Six or seven years ago, only 10% of oil rigs in the United States were used to drill horizontal wellbores. Now, more than 60% of oil and gas projects require horizontal drilling. Why? The U.S. oil and gas industry is trending towards shale and other unconventional resources – and wells reaching these resources are drilled horizontally once the proper geological layer is reached (shown in the image below). Horizontal drilling is used in all of the major shale plays.
The discovery of shale oil has created a fundamental shift in the United States oil and gas industry. This shift has transformed the current U.S. onshore rig fleet. Rigs are being built with higher horsepower to break through shale, and more crude oil rigs are in use than natural gas rigs (shown in the chart below).
In this blog post, we will discuss the new technology prevalent in rigs built for shale oil drilling.
New Rig Technology
The type of rig that dominated land drilling just a few years ago is relinquishing its role in favor of larger, higher-tech designs with more horsepower. These new rigs typically allow a 2-3 man team to do the work of a 7-8 man crew on the older models. Many rig contractors are in the process of upgrading their fleet.
The new fleet of rigs is being equipped with the following:
- Rotary steerable systems (RSS), which incorporate measurement-while-drilling programming that gives data to operators standing on the surface and allows them to steer the drill below.
- Alternating current rig power systems, which give the rigs better top-drive motor speed and enhanced torque.
- Rig automation – although fully automated rigs are not widely in use, automating specific processes is becoming commonplace. Proponents of automation say that these rigs will deliver shorter drilling times and lower well costs.
- Multi-well pad drilling capabilities include drilling, completing, and producing up to 12 horizontal wells from one drilling page using the new rigs. This practice reduces costs through shared expense for construction, equipment, and facilities. It also reduces the environmental footprint of drilling.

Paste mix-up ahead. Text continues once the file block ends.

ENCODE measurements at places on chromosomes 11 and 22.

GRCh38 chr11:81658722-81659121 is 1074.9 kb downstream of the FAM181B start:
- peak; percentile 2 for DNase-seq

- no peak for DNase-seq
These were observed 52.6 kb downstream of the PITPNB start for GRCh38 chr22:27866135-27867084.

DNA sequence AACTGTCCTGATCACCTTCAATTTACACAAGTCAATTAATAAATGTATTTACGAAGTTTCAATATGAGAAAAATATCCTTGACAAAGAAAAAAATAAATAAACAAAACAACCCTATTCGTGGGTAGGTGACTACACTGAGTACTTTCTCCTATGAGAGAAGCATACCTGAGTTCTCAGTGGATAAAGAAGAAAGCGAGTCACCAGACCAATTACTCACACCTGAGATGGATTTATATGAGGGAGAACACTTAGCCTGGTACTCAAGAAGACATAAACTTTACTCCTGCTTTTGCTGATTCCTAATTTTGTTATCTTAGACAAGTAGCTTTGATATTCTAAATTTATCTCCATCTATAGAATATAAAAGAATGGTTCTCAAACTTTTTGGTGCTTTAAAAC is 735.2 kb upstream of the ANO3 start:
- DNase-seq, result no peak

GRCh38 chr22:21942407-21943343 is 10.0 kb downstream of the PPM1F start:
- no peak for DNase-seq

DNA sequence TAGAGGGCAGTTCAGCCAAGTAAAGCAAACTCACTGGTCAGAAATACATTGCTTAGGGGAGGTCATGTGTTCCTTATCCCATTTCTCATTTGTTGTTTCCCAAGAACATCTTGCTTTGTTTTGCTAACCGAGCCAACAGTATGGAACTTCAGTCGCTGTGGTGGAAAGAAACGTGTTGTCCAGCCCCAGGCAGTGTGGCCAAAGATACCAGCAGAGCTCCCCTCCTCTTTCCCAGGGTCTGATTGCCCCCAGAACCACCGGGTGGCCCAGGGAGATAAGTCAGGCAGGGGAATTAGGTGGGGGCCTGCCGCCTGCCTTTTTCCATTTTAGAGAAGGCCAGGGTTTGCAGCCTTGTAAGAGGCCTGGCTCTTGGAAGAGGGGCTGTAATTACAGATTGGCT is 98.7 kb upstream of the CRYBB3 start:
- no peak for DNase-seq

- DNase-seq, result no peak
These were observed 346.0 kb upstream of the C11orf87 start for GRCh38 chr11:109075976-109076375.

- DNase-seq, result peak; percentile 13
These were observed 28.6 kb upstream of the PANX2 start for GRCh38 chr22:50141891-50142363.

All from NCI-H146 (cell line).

- Rig “walking” capability is the ability to move a rig from one wellbore to the next. This practice can save 2 days of tearing down and reconstructing a rig.
Horizontal Drilling Creates Demand for Higher Horsepower
In addition to featuring the latest technology, the newest rigs are typically much more powerful. For years, 600-750 horsepower rigs were the benchmark for conventional, vertical wells. However, shale wells require rigs of a higher horsepower to break through the shale. Now that the majority of onshore drilling operations utilize horizontal drilling, the majority of rigs are being built in the 1,000-1,499 and 1,500-1,999 horsepower classes. Rigs in these classes account for 60-65% of rig fleet and for almost 90% of newly built rigs.
Some of the smaller rigs are still being used in drilling – both in conventional projects and to drill the initial, vertical section of a hole before bringing in a larger rig for the horizontal drilling. This practice has resulted in savings of $50,000 to $100,000 per well. Still, there is now a surplus in the number of smaller rigs and in the fourth quarter of 2011, three large drilling contractors announced retirement of a total of 157 rigs of this size.
Refer to the image below for more details on horizontal drilling and hydraulic fracturing.
The Future of Drilling Rigs
Only the most efficient and up-to-date rigs will be able to be used in the near future as technology continues to reflect the new trend in shale play drilling. Most new onshore rigs will be equipped with the best technology and a higher horsepower than rigs in the past.
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